Visitors at Uluru in Australia's Northern Territory got a rare treat this week: the sight of waterfalls tumbling over the surface of the red sandstone monolith.
That only happens when there's a lot of sudden rain in the region—and since this area, part of the arid "Red Centre," is one of Australia's driest, the phenomenon doesn't happen often. (The photo above was taken in 2010.)
But earlier this week, the area north of Uluru-Kata Tjuta National Park received more than an inch of rain in 24 hours, according to The Independent. That's a tenth of what the region typically gets in an entire year.
Hence the temporary cascades on Uluru.
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Waterfalls at #Uluru! The sacred site received 30mm of rain during the 24 hours to 9am on Monday - its heaviest rain in 3 years. ???? While the Red Centre is typically dry, here are some incredible moments from yesterday shared by: @contiki.cas @eprintdarwin @proud_strong_deadly @belfastbrawn #Weatherzone
Several lucky Instagrammers captured the sight. Click the right arrow button in the embedded Instagram post above to see video taken up close by two photographers.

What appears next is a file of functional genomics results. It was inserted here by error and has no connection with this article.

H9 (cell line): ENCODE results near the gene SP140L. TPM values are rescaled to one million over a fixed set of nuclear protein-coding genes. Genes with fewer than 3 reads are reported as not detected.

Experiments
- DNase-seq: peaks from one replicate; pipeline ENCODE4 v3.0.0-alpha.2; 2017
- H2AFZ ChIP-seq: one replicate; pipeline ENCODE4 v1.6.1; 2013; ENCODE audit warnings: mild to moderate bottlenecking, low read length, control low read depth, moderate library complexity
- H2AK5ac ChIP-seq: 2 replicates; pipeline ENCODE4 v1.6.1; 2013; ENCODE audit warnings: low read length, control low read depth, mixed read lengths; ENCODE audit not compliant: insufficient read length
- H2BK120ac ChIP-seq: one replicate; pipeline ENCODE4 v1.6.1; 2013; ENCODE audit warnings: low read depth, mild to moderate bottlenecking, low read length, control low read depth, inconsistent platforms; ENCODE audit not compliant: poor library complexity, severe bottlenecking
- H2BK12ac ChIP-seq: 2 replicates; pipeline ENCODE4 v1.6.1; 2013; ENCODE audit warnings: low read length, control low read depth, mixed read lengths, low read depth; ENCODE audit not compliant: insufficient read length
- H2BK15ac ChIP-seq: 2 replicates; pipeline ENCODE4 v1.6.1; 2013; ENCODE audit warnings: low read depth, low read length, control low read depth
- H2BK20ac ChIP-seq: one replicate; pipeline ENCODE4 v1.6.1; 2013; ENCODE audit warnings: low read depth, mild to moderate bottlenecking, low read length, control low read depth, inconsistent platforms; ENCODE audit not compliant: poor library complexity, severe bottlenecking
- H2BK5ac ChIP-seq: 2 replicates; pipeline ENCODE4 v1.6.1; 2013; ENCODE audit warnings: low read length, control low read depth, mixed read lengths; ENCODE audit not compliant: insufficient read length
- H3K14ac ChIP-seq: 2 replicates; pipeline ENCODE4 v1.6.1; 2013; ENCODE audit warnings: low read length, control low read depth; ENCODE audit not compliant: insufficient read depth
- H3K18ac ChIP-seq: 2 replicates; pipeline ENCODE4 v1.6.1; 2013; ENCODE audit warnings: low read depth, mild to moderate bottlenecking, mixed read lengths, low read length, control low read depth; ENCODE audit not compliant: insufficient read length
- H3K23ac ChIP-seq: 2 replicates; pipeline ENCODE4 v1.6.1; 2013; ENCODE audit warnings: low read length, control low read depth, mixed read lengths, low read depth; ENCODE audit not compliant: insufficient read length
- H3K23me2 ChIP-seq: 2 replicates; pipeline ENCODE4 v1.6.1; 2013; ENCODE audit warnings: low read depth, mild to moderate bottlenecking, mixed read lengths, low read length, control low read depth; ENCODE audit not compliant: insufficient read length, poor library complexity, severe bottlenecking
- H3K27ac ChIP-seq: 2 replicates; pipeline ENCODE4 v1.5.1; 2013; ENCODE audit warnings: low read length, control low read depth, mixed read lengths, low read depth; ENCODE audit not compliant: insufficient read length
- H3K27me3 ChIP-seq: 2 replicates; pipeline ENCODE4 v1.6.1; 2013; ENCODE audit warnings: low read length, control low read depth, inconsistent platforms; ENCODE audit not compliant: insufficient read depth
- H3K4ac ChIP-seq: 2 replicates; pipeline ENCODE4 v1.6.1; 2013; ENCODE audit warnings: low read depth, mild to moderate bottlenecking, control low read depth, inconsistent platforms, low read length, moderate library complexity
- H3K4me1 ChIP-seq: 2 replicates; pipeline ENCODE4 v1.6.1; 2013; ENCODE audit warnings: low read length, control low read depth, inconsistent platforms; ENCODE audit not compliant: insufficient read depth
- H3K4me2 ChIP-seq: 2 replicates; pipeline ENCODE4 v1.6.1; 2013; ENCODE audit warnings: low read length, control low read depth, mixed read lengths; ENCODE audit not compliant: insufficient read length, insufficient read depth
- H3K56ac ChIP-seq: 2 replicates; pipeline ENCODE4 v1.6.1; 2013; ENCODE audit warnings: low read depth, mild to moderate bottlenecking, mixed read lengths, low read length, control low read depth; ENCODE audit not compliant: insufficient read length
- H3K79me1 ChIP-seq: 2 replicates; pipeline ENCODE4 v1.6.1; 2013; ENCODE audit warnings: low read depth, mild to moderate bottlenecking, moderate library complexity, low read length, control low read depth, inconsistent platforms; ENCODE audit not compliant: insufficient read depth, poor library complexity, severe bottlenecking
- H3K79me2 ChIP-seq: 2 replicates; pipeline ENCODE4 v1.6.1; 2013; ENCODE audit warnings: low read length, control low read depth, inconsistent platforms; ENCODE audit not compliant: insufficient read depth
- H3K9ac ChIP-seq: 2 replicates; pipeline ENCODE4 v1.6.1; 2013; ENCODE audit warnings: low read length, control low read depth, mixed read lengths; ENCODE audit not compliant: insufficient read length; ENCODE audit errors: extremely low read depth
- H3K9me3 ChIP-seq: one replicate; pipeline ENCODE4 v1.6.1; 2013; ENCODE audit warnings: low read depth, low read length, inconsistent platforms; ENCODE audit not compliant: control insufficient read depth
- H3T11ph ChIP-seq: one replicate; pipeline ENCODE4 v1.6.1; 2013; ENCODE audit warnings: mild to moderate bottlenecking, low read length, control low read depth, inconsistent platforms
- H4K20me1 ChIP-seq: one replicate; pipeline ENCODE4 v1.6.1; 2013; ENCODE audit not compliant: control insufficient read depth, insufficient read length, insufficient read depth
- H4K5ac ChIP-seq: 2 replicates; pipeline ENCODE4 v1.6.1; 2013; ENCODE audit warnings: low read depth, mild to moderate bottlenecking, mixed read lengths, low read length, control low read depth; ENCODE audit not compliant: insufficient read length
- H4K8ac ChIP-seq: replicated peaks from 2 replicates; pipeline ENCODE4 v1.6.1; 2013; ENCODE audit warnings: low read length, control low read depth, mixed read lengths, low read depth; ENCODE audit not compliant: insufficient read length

The Sky News Australia channel took the opportunity to share some spectacular footage of an earlier occurrence of Uluru waterfalls in the early 1970s.
Back then, many people called the formation Ayers Rock, as it was christened in 1873 by explorer William Gosse, who named it after Englishman Henry Ayers, the chief secretary of South Australia at the time.
But the rock had been dubbed Uluru long before by indigenous Anangu peoples, for whom the landmark is sacred.
After a decades-long campaign, Aboriginal inhabitants finally persuaded the Australian government to ban tourists from climbing Uluru in 2019. Frommer's named the site one of the world's Best Places to Go that year for the chance to experience the region's natural beauty and indigenous culture respectfully.
Whenever normal travel resumes, that recommendation will be just as relevant.